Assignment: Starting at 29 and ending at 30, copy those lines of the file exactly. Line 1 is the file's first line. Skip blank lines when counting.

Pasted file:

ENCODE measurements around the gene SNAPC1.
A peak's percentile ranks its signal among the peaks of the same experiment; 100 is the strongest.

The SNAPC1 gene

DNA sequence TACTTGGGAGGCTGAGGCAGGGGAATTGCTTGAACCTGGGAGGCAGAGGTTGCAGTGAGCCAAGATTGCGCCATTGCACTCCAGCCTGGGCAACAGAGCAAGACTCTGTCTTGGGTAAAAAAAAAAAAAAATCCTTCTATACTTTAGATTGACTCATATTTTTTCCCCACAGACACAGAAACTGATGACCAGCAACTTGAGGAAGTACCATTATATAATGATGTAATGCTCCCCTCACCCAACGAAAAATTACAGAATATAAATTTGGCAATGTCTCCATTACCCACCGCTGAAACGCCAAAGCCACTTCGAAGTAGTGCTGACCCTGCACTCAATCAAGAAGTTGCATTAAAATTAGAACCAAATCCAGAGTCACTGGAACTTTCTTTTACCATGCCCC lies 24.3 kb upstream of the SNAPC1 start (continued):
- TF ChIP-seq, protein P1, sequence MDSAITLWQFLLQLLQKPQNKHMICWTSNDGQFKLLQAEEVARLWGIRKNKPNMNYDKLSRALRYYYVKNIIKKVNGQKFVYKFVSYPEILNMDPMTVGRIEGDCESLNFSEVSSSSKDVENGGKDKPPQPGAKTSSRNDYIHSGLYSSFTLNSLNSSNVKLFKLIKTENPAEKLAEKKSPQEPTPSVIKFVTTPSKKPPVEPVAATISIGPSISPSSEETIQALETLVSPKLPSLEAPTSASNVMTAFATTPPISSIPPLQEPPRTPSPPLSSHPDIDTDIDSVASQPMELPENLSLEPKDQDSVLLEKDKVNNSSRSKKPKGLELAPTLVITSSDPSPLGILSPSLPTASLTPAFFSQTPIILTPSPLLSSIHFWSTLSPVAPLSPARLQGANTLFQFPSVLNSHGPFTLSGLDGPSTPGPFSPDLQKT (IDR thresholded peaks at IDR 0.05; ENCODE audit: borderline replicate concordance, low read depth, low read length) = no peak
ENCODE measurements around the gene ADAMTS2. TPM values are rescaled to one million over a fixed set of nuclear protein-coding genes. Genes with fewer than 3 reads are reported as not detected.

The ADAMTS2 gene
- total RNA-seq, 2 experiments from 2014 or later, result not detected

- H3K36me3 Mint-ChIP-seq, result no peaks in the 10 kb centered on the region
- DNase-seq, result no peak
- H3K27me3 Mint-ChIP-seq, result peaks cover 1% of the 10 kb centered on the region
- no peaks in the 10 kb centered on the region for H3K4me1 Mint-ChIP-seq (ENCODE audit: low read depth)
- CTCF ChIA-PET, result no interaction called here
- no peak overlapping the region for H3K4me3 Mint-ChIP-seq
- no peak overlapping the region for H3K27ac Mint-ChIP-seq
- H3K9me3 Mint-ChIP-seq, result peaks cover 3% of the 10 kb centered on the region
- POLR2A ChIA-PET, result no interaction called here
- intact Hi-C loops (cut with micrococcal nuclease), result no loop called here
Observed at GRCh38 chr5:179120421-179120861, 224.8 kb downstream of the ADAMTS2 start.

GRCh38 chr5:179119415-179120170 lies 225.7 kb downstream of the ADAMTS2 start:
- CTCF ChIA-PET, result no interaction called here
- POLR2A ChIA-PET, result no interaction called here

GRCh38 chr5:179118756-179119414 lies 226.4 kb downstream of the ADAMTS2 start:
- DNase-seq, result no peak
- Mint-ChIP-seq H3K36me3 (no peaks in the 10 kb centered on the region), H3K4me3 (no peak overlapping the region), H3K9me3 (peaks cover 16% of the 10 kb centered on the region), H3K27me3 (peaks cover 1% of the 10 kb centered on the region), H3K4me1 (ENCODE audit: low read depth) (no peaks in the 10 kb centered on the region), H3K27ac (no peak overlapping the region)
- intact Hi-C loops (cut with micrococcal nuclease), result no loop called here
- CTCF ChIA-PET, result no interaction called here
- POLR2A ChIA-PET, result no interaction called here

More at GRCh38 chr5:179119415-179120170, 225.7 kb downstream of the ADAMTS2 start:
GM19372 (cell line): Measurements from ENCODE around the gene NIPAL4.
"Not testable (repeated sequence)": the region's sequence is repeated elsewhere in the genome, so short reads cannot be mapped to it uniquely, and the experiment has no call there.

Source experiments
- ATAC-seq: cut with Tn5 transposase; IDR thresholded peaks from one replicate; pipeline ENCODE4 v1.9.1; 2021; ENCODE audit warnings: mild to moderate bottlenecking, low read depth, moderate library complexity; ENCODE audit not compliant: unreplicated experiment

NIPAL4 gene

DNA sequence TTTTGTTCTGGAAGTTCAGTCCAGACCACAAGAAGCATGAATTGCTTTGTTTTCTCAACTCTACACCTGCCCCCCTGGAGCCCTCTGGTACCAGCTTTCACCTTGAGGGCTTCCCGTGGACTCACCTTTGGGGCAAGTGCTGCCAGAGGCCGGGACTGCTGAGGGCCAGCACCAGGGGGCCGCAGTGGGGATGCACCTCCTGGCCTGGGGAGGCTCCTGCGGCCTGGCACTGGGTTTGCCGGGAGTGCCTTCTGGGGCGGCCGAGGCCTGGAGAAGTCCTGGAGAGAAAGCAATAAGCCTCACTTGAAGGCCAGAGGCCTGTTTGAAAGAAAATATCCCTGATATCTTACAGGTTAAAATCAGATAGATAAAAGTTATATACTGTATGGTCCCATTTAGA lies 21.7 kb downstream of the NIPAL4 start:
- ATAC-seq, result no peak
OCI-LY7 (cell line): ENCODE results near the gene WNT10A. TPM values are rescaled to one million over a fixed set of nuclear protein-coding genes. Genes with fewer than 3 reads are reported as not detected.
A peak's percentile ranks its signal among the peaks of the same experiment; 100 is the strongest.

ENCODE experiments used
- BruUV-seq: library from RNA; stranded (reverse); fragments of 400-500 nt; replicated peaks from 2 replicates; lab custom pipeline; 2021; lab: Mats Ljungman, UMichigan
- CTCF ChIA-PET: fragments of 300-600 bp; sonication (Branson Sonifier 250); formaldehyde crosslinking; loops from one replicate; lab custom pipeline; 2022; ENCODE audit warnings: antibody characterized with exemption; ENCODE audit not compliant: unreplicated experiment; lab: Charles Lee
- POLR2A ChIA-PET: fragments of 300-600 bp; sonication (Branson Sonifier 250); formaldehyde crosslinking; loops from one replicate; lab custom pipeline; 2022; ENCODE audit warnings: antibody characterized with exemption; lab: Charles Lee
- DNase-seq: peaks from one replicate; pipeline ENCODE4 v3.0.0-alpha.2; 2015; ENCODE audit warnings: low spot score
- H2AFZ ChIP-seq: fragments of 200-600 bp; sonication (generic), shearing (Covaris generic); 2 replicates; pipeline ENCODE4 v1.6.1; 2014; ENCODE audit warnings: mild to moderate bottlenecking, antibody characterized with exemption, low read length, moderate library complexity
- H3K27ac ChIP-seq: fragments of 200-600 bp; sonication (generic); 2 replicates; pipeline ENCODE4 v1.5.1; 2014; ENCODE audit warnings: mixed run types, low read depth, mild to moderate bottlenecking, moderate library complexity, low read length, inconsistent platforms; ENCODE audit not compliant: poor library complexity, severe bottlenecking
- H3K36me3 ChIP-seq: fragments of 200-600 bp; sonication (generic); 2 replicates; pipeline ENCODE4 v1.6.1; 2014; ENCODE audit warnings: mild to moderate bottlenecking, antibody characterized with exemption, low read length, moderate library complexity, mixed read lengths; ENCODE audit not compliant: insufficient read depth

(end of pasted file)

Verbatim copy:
More at GRCh38 chr5:179119415-179120170, 225.7 kb downstream of the ADAMTS2 start:
GM19372 (cell line): Measurements from ENCODE around the gene NIPAL4.